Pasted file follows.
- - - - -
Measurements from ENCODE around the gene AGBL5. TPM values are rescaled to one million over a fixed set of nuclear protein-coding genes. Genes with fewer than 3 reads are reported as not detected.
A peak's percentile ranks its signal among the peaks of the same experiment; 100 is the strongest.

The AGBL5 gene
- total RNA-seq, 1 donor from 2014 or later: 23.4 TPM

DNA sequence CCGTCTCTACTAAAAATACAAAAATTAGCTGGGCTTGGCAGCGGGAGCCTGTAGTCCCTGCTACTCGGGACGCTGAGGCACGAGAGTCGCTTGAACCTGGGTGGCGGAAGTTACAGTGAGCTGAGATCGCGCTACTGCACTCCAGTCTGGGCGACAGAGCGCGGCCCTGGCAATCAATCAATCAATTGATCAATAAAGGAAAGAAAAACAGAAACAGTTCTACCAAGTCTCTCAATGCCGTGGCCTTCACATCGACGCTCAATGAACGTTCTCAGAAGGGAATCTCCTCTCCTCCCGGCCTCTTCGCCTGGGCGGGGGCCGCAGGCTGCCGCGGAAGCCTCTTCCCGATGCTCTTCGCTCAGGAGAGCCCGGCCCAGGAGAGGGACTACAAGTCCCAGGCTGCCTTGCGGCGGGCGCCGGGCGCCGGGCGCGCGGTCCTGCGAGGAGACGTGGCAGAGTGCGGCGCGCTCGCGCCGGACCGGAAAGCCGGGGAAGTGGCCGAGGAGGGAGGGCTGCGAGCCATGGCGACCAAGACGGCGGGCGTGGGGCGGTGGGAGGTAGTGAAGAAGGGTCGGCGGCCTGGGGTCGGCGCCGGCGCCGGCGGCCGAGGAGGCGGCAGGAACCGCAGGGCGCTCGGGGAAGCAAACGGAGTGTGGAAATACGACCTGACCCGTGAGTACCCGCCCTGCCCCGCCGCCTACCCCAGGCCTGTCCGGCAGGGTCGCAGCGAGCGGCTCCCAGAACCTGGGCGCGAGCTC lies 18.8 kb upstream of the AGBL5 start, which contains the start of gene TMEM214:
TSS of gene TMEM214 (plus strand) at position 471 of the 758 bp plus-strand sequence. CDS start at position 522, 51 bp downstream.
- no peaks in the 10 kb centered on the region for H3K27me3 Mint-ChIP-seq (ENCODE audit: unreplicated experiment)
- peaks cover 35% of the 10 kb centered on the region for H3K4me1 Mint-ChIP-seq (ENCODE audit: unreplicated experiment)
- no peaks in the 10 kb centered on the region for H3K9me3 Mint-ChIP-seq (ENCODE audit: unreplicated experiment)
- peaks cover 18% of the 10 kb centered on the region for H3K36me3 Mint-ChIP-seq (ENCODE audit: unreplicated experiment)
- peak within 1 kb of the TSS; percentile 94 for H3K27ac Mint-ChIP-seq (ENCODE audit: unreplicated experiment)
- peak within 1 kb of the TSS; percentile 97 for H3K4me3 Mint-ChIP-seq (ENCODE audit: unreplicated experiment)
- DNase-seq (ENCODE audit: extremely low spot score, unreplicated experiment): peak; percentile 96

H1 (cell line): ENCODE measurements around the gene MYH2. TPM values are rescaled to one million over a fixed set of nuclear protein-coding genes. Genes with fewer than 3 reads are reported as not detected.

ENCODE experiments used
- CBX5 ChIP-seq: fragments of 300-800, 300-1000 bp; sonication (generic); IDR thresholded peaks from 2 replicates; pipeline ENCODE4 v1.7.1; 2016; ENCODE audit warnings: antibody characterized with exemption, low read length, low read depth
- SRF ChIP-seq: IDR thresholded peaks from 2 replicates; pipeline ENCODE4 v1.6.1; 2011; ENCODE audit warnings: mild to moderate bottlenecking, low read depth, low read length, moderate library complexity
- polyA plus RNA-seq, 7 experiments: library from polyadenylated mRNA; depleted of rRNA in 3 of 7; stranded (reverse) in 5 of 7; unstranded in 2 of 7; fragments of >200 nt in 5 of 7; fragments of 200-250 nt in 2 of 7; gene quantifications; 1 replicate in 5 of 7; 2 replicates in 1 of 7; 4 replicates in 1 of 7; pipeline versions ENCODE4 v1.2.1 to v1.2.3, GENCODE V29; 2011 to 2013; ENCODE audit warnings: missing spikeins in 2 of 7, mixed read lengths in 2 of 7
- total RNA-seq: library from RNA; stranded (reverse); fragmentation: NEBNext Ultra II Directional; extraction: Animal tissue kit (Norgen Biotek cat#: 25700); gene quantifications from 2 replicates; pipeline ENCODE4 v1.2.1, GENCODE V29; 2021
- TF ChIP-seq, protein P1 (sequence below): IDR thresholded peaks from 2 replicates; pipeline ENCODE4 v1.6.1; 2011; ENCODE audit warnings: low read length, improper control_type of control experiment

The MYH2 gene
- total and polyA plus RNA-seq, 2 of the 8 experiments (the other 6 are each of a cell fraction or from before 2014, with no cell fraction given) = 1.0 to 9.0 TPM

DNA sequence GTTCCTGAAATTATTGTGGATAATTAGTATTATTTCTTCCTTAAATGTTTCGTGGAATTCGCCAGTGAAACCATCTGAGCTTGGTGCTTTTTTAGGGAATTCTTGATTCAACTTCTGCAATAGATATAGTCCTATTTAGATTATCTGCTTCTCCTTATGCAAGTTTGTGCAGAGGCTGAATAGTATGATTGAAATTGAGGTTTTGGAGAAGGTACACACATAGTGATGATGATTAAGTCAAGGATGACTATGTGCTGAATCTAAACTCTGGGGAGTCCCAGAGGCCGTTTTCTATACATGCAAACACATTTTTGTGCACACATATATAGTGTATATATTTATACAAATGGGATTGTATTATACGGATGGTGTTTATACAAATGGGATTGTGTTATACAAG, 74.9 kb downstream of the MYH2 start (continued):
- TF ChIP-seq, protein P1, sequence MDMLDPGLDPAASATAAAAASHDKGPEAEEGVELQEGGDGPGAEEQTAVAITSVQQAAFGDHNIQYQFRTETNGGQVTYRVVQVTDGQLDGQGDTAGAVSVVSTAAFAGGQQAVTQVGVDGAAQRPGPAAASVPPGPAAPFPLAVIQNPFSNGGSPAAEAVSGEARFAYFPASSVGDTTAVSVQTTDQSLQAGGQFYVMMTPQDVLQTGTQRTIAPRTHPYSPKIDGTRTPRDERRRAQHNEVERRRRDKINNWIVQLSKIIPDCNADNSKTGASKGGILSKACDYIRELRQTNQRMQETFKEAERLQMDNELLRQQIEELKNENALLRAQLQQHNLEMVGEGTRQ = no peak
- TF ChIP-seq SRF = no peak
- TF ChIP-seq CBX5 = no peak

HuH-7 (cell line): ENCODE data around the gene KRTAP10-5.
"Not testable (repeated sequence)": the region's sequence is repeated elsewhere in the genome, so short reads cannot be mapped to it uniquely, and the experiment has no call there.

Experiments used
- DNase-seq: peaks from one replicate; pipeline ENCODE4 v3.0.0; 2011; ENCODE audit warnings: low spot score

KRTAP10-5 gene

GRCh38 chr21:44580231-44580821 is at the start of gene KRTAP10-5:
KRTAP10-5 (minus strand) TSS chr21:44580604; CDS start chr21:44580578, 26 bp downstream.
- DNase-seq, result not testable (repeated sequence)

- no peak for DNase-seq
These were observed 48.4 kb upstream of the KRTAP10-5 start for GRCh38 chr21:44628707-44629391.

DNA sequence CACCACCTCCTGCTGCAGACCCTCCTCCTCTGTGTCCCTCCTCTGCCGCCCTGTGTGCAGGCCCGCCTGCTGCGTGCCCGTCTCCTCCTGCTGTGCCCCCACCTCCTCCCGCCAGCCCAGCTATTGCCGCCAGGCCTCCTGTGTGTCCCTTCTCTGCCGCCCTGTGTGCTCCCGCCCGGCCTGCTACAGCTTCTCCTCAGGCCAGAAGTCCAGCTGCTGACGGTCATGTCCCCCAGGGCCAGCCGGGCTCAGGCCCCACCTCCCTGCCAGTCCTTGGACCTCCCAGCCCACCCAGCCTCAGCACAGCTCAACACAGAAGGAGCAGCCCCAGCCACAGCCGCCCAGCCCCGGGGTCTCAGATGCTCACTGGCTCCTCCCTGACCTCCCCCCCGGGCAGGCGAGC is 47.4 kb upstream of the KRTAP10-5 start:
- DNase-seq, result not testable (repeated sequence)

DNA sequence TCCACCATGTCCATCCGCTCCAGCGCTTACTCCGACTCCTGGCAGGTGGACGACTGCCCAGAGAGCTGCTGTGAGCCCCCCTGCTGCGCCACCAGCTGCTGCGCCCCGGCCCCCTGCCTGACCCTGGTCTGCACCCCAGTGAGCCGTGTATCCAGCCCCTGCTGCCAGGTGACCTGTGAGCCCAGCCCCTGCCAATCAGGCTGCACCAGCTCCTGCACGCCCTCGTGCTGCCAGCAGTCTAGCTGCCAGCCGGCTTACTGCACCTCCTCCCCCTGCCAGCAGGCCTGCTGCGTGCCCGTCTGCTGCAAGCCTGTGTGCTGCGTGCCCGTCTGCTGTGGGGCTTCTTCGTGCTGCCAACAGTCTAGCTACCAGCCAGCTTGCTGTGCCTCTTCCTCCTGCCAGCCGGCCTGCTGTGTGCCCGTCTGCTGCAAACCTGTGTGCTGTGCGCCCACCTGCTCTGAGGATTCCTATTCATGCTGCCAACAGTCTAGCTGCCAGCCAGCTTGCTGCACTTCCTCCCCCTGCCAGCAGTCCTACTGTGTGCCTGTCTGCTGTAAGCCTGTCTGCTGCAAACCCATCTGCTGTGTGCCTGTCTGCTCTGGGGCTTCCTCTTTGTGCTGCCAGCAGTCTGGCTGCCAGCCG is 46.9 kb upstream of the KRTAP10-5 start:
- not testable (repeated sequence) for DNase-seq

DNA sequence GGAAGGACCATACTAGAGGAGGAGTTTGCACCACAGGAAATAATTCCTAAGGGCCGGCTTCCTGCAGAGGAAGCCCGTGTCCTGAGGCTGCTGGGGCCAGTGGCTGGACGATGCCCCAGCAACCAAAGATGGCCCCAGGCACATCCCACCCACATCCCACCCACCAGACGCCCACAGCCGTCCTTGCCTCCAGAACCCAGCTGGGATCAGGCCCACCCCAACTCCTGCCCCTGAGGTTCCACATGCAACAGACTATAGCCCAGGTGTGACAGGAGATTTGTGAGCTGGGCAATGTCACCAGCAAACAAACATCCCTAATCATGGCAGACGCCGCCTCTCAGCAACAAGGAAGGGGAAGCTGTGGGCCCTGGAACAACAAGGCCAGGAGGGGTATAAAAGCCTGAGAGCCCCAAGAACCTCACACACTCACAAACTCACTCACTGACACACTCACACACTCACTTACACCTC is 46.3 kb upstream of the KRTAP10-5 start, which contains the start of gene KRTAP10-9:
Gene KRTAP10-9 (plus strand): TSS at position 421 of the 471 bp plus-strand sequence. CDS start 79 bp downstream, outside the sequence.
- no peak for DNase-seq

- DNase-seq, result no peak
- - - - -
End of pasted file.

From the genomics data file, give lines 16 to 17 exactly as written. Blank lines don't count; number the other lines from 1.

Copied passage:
- CBX5 ChIP-seq: fragments of 300-800, 300-1000 bp; sonication (generic); IDR thresholded peaks from 2 replicates; pipeline ENCODE4 v1.7.1; 2016; ENCODE audit warnings: antibody characterized with exemption, low read length, low read depth
- SRF ChIP-seq: IDR thresholded peaks from 2 replicates; pipeline ENCODE4 v1.6.1; 2011; ENCODE audit warnings: mild to moderate bottlenecking, low read depth, low read length, moderate library complexity